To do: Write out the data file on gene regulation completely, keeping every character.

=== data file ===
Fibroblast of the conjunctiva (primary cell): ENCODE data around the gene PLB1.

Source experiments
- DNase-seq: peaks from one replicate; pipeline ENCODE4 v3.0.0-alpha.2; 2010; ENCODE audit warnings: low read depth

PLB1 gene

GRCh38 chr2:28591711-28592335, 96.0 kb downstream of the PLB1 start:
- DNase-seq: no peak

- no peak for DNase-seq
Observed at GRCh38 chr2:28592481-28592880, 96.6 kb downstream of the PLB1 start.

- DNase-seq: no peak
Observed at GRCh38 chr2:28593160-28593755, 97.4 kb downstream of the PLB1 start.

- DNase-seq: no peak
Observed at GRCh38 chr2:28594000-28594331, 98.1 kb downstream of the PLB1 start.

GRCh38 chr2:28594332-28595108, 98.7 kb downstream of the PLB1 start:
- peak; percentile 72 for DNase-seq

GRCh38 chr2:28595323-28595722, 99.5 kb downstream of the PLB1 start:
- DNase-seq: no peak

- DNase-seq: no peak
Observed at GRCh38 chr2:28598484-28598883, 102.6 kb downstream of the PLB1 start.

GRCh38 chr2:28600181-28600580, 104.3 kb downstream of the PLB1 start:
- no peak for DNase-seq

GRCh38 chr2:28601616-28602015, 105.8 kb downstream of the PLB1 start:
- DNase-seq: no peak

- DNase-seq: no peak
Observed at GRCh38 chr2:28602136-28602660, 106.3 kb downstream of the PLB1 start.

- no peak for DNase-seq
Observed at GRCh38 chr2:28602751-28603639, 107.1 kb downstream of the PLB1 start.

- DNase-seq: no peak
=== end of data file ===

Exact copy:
Fibroblast of the conjunctiva (primary cell): ENCODE data around the gene PLB1.

Source experiments
- DNase-seq: peaks from one replicate; pipeline ENCODE4 v3.0.0-alpha.2; 2010; ENCODE audit warnings: low read depth

PLB1 gene

GRCh38 chr2:28591711-28592335, 96.0 kb downstream of the PLB1 start:
- DNase-seq: no peak

- no peak for DNase-seq
Observed at GRCh38 chr2:28592481-28592880, 96.6 kb downstream of the PLB1 start.

- DNase-seq: no peak
Observed at GRCh38 chr2:28593160-28593755, 97.4 kb downstream of the PLB1 start.

- DNase-seq: no peak
Observed at GRCh38 chr2:28594000-28594331, 98.1 kb downstream of the PLB1 start.

GRCh38 chr2:28594332-28595108, 98.7 kb downstream of the PLB1 start:
- peak; percentile 72 for DNase-seq

GRCh38 chr2:28595323-28595722, 99.5 kb downstream of the PLB1 start:
- DNase-seq: no peak

- DNase-seq: no peak
Observed at GRCh38 chr2:28598484-28598883, 102.6 kb downstream of the PLB1 start.

GRCh38 chr2:28600181-28600580, 104.3 kb downstream of the PLB1 start:
- no peak for DNase-seq

GRCh38 chr2:28601616-28602015, 105.8 kb downstream of the PLB1 start:
- DNase-seq: no peak

- DNase-seq: no peak
Observed at GRCh38 chr2:28602136-28602660, 106.3 kb downstream of the PLB1 start.

- no peak for DNase-seq
Observed at GRCh38 chr2:28602751-28603639, 107.1 kb downstream of the PLB1 start.

- DNase-seq: no peak